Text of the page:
I'd like to make a comment here... I do HAVE access to Pacifica
hardware, but I can't really comment on it's the performance in numbers
that can be compared with other numbers possibly available to others
using other hardware [since we haven't released our hardware]. So my
comments will be on the basis that the two implementations are
relatively equivalent when it comes to the penalties in different
Comments inline below:
> -----Original Message-----
> From: xen-users-bounces@xxxxxxxxxxxxxxxxxxx
> [mailto:xen-users-bounces@xxxxxxxxxxxxxxxxxxx] On Behalf Of
> Mogens Valentin
> Sent: 18 November 2005 23:03
> To: Sylvain Coutant
> Cc: xen-users@xxxxxxxxxxxxxxxxxxx
> Subject: Re: [Xen-users] OS kernels ports, VT, Pacifica & performance
> Sylvain Coutant wrote:
> > Hi all,
> > First, I'm not sure this post should have been sent to
> xen-devel or here. Please, any list owner : forward to
> xen-devel if you read this and feel it should have gone there.
> > I wonder what will be the advantage, in terms of
> performance, of having optimized kernels for XenU when
> VT/Pacifica will be there.
> > AFAIK, using "standard" kernels means emulating peripherals
> (network card and so on) on dom0. Xen "optimized" or "ported"
> kernels should have a performance advantage. But has this
> perf increase already been evaluated ?
I don't think anyone has published results for this, as both AMD and
Intel have yet to reach public consumption for both hardware and
software. Xen 3.0 is still a moving target, for example, and it would be
unfair to just grab a snapshot today and publish those results, when
someone might figure out next week that you get 5% or 10% or 20% better
performance by doing something differently. [No, I haven't got a clue if
these performance improvements are realistic, but it's likely that
there's some performance improvements to be had from adjusting some
things in Xen's hypervisor. This may or may not happen for Xen 3.0].
But there's certainly an advantage in a para-virtualized kernel,
compared to a hardware "only" virtualized kernel. In both instances,
there's a penalty compared to the non-virtual setup. Say for instance
the code contains a "mov %eax, %cr3", which is a single instruction.
It's not a single cycle, but maybe a dozen or so [including invalidating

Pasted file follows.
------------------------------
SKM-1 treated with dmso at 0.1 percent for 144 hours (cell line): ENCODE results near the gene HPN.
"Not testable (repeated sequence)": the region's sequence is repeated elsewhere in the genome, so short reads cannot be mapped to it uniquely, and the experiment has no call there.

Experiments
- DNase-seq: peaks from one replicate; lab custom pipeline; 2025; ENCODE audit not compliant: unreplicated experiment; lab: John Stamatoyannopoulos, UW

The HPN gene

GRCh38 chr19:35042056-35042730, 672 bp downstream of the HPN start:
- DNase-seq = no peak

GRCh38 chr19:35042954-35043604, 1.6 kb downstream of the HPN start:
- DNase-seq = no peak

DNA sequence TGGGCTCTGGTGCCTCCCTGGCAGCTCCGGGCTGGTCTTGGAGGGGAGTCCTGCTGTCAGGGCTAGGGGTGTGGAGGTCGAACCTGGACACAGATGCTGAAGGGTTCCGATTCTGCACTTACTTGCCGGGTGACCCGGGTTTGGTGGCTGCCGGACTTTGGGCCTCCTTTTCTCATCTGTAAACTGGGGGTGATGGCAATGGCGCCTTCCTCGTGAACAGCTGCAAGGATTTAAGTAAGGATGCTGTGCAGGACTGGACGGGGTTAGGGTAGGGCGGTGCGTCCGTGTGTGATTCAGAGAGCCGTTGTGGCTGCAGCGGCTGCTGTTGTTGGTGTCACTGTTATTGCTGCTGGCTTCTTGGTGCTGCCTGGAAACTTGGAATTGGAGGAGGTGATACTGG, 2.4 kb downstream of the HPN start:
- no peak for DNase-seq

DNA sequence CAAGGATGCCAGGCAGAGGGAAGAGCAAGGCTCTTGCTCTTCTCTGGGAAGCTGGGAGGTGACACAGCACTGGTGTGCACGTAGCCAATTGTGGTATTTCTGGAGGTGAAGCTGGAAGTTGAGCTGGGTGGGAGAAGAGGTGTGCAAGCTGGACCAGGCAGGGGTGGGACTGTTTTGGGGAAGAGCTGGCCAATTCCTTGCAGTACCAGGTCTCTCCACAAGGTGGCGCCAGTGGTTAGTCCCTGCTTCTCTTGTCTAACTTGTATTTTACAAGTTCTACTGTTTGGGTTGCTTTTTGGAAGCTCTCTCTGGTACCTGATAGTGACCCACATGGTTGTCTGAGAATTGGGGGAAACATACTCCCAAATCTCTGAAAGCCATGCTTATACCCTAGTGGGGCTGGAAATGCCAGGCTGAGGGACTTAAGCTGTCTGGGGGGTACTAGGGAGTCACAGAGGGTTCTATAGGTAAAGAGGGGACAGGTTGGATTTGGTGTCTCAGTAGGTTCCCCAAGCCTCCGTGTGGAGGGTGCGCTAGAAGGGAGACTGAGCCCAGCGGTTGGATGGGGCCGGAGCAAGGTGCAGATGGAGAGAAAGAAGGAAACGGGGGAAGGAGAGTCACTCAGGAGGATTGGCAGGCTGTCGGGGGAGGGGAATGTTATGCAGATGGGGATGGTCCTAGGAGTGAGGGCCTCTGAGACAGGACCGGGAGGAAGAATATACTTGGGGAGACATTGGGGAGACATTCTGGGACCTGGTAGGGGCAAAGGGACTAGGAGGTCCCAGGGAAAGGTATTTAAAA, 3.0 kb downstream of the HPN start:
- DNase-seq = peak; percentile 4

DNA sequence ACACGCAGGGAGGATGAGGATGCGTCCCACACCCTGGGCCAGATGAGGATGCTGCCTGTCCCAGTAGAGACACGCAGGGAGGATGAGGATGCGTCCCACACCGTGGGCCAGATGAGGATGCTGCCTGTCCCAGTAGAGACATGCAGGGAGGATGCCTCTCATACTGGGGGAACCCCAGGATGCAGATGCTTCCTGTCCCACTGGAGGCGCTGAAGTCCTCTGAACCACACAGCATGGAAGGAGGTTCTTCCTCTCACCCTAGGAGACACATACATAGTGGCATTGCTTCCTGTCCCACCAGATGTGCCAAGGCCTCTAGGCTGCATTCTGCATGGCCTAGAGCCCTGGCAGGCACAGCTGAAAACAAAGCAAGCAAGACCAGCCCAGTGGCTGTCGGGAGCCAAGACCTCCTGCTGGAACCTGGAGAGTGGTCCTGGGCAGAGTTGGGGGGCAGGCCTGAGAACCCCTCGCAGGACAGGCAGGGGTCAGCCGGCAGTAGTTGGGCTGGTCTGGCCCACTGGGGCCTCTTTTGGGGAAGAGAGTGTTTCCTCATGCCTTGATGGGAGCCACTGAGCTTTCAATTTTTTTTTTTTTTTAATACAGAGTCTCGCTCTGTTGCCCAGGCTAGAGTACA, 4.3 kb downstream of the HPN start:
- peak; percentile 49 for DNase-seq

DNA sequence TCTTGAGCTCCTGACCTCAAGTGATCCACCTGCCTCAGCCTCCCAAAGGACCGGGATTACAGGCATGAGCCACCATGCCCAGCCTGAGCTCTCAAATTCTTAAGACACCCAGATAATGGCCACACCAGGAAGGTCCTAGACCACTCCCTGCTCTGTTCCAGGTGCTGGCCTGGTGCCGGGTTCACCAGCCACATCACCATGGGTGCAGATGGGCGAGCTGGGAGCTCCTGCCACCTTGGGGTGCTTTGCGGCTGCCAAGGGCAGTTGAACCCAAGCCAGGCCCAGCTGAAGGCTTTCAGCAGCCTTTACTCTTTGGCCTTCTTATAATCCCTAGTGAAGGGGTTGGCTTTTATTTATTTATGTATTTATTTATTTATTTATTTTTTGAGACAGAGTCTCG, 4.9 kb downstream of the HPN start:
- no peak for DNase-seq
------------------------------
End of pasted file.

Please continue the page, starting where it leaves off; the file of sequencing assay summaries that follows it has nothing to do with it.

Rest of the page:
the TLB's]. However, compare this to the Para-virtualized case where the
move to CR3 becomes a trap into a GP fault handler, that first of all
has to determine what instruction it was, then perform the relevant CR3
operation on behalf of the guest [including Dom0], and return from the
trap. This is certainly in the hundreds of cycles, with a few dozen used
up just in the trap/return-from-trap operations.
In the case of a HW virtualized guest, the move to CR3 will cause an
intercept leading to VMEXIT, which means that the current state of the
guest will be stored, and the correct operation determined [which is
somewhat easier, because we now have an exitcode from the
VMRUN/VMLAUNCH/VMRESUME instruction], and the data to store into CR3
will have to be dug out of somewhere [perhaps including parsing of the
instruction opcode to determine for instance with GP register contains
the value]. This, again, is certainly in the hundreds of cycles, if not
However, the Paravirtualized system can do clever things when it comes
to certain operations in the sense that if you modify the original
source code in the correct way, common operations can be optimized away
from being trapped into a call into the Xen hypervisor, thus reducing
the time spent in getting into/out of the hypervisor. In the case of HW
virtualized operations, each individual operation needs to be
> > Question behind this : does it worth the work to port some
> other OSes to Xen architecture ?
> Not having access to Pacifica/VT hardware (I'd almost kill
> for it), there are limits to what can be commented.
> Think of normal multitasking. Handing over the cpu timeslice
> from one running process to another means saving the running
> process' state and loading another sleeping process' state.
Correct, and in this case, very little difference will be seen in the HW